Draghi’s plan: Rescue fund to buy bonds on primary and ECB on secondary market
On Thursday, I mentioned that Mario Draghi’s comments regarding the ECB’s commitment to the euro were greeted by most with a sense of relief. Since that time both German Chancellor Angela Merkel and French President Francois Hollande have echoed Draghi’s language. All three leaders, Draghi, Hollande and Merkel, failed to clarify kind of ECB support was within the ECB’s institutional mandate, so we have to guess at what Draghi’s true intentions are.
Now, according to Bloomberg News, Mario Draghi has a specific plan in mind for how the ECB will be able to arrest the sovereign debt crisis. Two Bloomberg central bank sources told the news agency that ECB President Draghi will have talks with Bundesbank President Jens Weidmann in coming days as the Bundesbank is the "biggest stumbling block" to Draghi’s bond purchase plan. Under that plan, the European rescue funds EFSF and ESM would be permitted to buy European sovereign debt of issuers like Spain and Italy at auction. The ECB would then also be permitted to purchase those bonds on the secondary market, effectively monetising sovereign debt. ECB rate cuts and more LTRO loans to banks are also potential actions the ECB would take according to one of the Bloomberg sources.
Already on Thursday, German ruling coalition politicians voiced disquiet about potential ECB measures because of fears of inflation (which are unfounded given the lack of private credit demand). The Bundesbank has also come out with statements showing their opposition as well. But according to Bloomberg, Draghi has already secured the support of governments in France, Spain and Germany for his moves, which is why Merkel and Hollande have come out with statements. Therefore, Draghi is looking to convince the Bundesbank as the remaining leading opponent of the urgency in his meeting with Weidmann.
Draghi will speak with Weidmann before the ECB’s Governing Council convenes in Frankfurt on Aug. 2, the officials said. He has also reached out to other ECB policy makers in an effort to build consensus, they said. A Bundesbank spokesman declined to comment.
An ECB spokeswoman said in an e-mailed statement it is usual practice and nothing special for Draghi to meet or talk with members of the Governing Council. She declined to comment on the content of any talks.
They will take place against a backdrop of international financial diplomacy, with U.S. Treasury Secretary Timothy Geithner and German Finance Minister Wolfgang Schaeuble scheduled to meet July 30 on the North Sea island of Sylt.
Draghi has already secured the endorsements of Germany and France for a plan to reduce bond yields in Spain and Italy, which are threatening the existence of the euro.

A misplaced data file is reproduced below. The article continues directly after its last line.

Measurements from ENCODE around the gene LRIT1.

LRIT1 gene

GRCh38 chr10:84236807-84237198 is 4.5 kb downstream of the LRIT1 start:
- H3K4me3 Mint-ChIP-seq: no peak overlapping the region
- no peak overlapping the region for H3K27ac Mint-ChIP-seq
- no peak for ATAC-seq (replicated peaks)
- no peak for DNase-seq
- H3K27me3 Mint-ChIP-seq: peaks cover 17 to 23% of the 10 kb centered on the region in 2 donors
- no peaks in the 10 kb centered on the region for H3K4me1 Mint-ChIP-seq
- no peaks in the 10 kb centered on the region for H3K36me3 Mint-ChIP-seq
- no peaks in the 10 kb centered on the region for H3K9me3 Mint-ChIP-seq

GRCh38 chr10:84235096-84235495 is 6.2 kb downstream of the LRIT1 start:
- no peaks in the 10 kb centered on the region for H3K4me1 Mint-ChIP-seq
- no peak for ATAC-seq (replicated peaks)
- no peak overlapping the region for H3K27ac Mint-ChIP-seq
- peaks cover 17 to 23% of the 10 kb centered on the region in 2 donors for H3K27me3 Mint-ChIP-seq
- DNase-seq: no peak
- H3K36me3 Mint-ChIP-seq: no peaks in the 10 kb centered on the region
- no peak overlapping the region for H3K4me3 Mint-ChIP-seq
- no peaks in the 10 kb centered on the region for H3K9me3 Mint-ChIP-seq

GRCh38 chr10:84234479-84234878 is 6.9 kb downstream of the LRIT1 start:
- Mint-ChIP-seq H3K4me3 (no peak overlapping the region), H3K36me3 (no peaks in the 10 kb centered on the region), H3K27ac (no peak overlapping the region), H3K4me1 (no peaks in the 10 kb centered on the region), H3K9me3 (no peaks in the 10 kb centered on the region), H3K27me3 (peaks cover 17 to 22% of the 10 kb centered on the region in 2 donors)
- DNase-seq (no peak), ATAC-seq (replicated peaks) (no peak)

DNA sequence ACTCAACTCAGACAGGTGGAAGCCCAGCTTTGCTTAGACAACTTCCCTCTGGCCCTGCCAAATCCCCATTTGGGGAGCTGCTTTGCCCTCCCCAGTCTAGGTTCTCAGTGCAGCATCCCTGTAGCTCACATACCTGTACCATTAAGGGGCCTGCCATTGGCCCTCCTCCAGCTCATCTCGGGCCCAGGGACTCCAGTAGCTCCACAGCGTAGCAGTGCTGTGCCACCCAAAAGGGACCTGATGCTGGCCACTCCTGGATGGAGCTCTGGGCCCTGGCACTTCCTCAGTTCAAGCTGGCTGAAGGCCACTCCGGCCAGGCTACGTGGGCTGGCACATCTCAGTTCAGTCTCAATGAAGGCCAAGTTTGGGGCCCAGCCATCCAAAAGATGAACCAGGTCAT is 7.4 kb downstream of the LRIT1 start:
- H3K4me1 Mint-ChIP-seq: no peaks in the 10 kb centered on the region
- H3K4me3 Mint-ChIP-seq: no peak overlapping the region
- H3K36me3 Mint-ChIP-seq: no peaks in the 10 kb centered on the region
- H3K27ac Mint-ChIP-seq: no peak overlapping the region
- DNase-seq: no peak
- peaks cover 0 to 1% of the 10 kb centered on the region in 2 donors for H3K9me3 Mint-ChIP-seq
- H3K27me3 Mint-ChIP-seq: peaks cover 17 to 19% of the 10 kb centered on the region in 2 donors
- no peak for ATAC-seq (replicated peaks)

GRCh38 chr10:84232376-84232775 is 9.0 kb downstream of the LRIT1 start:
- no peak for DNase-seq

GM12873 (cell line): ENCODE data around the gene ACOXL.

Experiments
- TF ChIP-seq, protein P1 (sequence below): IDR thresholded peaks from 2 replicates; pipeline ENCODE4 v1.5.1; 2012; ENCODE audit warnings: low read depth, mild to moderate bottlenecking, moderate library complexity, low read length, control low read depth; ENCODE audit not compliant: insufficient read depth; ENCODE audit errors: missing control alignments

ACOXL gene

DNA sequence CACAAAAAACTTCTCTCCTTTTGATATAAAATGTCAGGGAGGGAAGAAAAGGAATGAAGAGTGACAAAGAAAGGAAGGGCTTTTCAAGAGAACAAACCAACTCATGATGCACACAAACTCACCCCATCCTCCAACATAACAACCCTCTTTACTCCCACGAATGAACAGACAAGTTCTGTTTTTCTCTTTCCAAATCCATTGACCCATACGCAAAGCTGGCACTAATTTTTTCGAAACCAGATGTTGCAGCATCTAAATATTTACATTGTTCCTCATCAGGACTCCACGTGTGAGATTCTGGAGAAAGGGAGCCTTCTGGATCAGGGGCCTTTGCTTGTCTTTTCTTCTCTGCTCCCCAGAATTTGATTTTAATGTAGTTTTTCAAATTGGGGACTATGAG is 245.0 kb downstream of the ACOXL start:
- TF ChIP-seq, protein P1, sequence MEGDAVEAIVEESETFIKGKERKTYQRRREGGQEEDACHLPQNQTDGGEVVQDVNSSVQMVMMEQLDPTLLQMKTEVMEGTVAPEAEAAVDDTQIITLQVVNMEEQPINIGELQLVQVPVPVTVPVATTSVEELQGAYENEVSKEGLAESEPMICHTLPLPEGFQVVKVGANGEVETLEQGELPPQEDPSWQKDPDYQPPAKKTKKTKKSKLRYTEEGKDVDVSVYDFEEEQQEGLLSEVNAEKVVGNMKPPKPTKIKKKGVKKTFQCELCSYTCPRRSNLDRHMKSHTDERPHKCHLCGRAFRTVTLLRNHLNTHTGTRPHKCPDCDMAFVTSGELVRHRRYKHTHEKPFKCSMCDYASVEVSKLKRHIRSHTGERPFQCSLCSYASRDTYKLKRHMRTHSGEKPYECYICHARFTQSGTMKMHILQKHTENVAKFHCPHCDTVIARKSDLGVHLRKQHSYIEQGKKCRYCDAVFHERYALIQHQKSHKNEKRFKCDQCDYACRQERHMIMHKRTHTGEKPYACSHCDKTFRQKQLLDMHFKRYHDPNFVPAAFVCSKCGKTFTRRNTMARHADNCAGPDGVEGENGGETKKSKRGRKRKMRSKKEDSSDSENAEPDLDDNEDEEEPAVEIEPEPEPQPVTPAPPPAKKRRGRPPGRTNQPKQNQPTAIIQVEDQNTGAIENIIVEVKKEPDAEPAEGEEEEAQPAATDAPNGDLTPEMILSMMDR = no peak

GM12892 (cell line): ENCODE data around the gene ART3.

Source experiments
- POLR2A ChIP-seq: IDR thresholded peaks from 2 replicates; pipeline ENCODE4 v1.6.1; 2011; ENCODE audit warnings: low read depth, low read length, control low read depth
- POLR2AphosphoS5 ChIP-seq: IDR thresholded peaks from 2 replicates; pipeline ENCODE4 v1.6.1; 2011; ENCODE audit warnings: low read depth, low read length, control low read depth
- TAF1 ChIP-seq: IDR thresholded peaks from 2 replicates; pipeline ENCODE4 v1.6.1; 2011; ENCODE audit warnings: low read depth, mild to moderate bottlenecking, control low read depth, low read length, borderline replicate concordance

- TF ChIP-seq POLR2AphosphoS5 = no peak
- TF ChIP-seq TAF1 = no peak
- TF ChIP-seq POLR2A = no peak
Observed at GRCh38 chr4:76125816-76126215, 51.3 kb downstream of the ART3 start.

I cannot say whether the Bundesbank would go along with this plan. But to my ears it sounds like a more guns blazing version of previous ECB moves. All of these actions have been taken before from ECB secondary market purchases to LTRO loans to ECB rate cuts. Only the ESM/EFSF purchases at auction are new, but then these funds were widely expected to perform this function. Moreover, they have very limited firepower. Once they run out of funds, this game is played out.
Separately, other rescue steps are being contemplated as well.
- Sources claim that Spain asked Germany to consider Europe offering Spain a credit line of 300 billion euros. Germany has apparently rejected this option.
- It is also being said that the ECB is considering taking writedowns in a second Greek debt restructuring.
- Finally, even Austrian central bank head Nowotny has given some lukewarm support for the ESM rescue fund receiving a banking license in order to facilitate greater leverage in buying sovereign debt assets.
JPMorgan Chase’s David Mackie has put together a useful list of 12 steps that Europe could take to arrest the crisis including all of these mentioned here plus others. Click here for FT Aplhaville’s post on this.
In my view, almost all of this is extend and pretend. The only real solution involves a permanent ECB backstop for euro area sovereign debt and I have written up a rules based approach called the ECB’s Bagehot Rule Policy that would accomplish this via explicit collateral yield ceilings. The ECB is not going to take this approach unless it is absolutely necessary. And so this crisis will continue (and get worse) until they do so.
Also see Jeremy Warner’s insights on the UK, saying "We’ll only know the economy is recovering when bond yields start rising again" for a case of yet another convert to the understanding that a central backstop matters most.